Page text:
Gov. Jan Brewer is building up her war chest to help elect like-minded Republicans to Congress. Arizona Public Radio's Howard Fischer reports.
New reports filed with the Federal Election Commission show Brewer collected nearly $42,000 in donations in the last half of 2013 to Jan PAC. But, with what she already had in the bank, that gives her close to $345,000, with plenty of time to keep raising money before the election. The biggest single donation in the most recent report is $25,000 from Charles Joyce, chairman of Otis Eastern Services, which builds and rehabilitates gas pipelines.
“He’s a great guy — a charmer to be sure. And he likes good government. And he’s a supporter of mine,” Brewer said.
The governor said he does have an Arizona connection, owning a Scottsdale art studio and having a home here. The filing comes as Brewer continues to cement her hardline position on immigration — and against what she calls “amnesty” — even as Republicans in both the U.S. House and Senate are sketching out their own plans for immigration reform. On Friday, the governor was interviewed by Fox News host Stuart Varney about her opposition to a pathway to citizenship for anyone before the border is secure.
“Would you throw them out?” Varney asked.
“Yes,” Brewer said.
Brewer told Arizona Public Radio she meant what she said.
“Should they be forced to go? Well, I believe in the rule of law,” she said.
And she has no second thoughts.
“Maybe it is pretty harsh. But the fact of the matter is, I understand there’s an issue there and we need to resolve all these issues. But, we’re not able to come to any resolution unless we get our borders secure. I don’t think the American people are going to stand for it,” Brewer said.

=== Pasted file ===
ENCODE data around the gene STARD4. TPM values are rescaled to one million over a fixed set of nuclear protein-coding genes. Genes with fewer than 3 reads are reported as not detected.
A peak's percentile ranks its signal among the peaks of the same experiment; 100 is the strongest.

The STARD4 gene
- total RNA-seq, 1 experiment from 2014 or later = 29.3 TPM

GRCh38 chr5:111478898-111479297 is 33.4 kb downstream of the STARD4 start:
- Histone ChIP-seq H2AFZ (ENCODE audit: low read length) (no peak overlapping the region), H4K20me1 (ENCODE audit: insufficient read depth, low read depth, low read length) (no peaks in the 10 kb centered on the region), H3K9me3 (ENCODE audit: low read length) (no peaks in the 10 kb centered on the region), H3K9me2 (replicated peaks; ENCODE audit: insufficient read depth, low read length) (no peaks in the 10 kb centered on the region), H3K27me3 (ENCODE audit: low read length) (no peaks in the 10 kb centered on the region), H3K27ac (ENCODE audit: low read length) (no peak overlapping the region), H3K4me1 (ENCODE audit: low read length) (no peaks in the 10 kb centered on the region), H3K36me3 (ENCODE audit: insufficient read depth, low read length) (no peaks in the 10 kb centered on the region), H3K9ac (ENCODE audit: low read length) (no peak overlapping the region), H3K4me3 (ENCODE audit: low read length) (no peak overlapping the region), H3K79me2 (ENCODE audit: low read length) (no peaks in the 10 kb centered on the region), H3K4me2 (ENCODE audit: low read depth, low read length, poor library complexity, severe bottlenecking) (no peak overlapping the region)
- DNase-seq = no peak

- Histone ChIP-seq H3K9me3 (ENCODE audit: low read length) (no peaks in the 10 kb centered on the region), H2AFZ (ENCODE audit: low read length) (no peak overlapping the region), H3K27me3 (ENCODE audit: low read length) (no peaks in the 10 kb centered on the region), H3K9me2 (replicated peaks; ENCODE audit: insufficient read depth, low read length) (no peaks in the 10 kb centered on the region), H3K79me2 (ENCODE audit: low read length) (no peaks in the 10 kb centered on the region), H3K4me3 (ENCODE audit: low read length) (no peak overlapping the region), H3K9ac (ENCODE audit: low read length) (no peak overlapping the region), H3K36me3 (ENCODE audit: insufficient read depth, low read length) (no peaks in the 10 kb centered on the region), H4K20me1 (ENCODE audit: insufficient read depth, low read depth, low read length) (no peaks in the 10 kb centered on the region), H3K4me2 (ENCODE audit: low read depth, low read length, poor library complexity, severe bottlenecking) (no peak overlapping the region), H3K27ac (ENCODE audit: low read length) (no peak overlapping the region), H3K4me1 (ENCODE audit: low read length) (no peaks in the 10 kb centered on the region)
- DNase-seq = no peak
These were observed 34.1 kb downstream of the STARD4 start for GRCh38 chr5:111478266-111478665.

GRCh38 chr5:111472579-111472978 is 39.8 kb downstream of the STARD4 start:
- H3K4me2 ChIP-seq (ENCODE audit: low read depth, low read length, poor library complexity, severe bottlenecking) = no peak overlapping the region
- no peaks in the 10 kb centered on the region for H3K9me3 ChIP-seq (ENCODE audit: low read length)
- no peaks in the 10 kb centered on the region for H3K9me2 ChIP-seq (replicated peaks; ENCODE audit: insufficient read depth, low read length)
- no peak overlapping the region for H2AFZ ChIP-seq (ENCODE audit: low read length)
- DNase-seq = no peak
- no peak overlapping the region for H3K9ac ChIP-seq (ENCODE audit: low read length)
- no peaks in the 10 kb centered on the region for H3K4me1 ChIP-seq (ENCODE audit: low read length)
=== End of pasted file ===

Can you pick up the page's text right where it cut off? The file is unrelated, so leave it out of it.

Brewer said she’s not saying the border needs to be sealed tight. But she said a lot more can be done to secure it.
“We can get more technology on the border. We can get more enforcement on the border. We can get drones in the air. And we can get equipment that works. And then, when our ranchers and our citizens that are being impacted on a daily basis tell us that it has stopped, then we can move forward,” she said.
The governor said, though, that how she doles out the money from her PAC is not based solely on what candidates believe about immigration. Brewer said she’s looking for people who support “good government.” Her latest report shows the governor also picked up another $5,000 from Copart, a nationwide chain of auto auction houses, including locations in Phoenix and Tucson. That is on top of $10,000 the company contributed earlier last year — and on top of $120,000 she has been able to get during the past two years from Willis Johnson, the company’s chairman of the board.
“He’s a great guy and he wants nothing in return. And he’s a businessman in Arizona. But he’s never asked or tried to influence my position on anything. He just really, truly believes in my philosophy,” Brewer said.
Brewer’s record in using her PAC money in 2012 produced mixed results. She spent $40,000 on a mailer urging residents of CD 1 to support Republican Jonathan Paton, and another $35,000 in a separate mailer attacking Democrat Ann Kirkpatrick. Paton lost. The governor had no better luck backing Republican Martha McSally in her bid to take away the CD 2 seat that Ron Barber inherited from Gabrielle Giffords. And, her support of Republican candidates Vernon Parker for Congress and Mitt Romney for president were equally fruitless. But, she did better with the $125,000 spent on behalf of Republican Jeff Flake to beat Democrat Richard Carmona for the U.S. Senate seat left vacant by the retirement of Jon Kyl.